I don’t get to the movies as often as I’d like these days. There are good reasons for this. Money, time, and—you know—the whole working mother in grad school thing. So when we do get to the theater, we’re selective about what we go to see. I do realize that my “selective” might not be yours (my husband and I did go see Pacific Rim on our anniversary this summer). But this weekend we saw a movie that has tremendous appeal across types of film-selectivity—as well as relevance for female writer.
That movie was Lake Bell’s brilliant In a World. If you listened to a recent NPR interview with Lake Bell and the actor who plays her father in the movie, Fred Melamed, you’d think that the takeaway of the movie was sort of along these lines: Hollywood voice work—so crazy!
But it’s really about finding your voice. For starters, Bell writes, directs, and stars in what is an incredibly funny movie—what better way to have your voice heard in an industry that often shuts out female voices? But on top of that, the story itself is about having the confidence to make yourself heard—to stand up and say that your voice (literally and figuratively) truly does count. It also draws on the idea that having women raise their voices and be heard is particularly relevant and important.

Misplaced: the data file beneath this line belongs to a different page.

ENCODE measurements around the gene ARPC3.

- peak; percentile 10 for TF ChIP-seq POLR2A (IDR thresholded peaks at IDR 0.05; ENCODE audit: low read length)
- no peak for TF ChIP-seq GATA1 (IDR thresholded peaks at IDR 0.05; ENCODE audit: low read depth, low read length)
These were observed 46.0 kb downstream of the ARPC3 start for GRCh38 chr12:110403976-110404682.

Now, clearly, the world of children’s books is not the same as the world of Hollywood. In fact, I’d say it’s one of the only areas of literature where female voices are not only welcome, but thriving. This is for a lot of complicated reasons, but it is the fact. But it’s also fact that women, in general, have a harder time breaking into both the world of writing and the world of Hollywood. The deck is stacked in favor of male voices, and it’s just not right (as even the little second-grade feminist in my family will tell you).
Finding your voice as a writer can mean a lot of different things—giving voice to your characters, discovering just the right tone, or (something I’m struggling with right now) figuring out what kind of writer you want to be. But it also means having the guts to sit down and believe that what you’re writing is worth the time and effort—that your voice has something to say, and that putting it down on the page is vital in some way.
So, to watch In a World and to see Lake Bell making it happen for herself was—not to be too gooey (even though I will)—sort of inspiring. It leaves me waiting to see her next movie with great eagerness—and wanting to sit back down and write as well.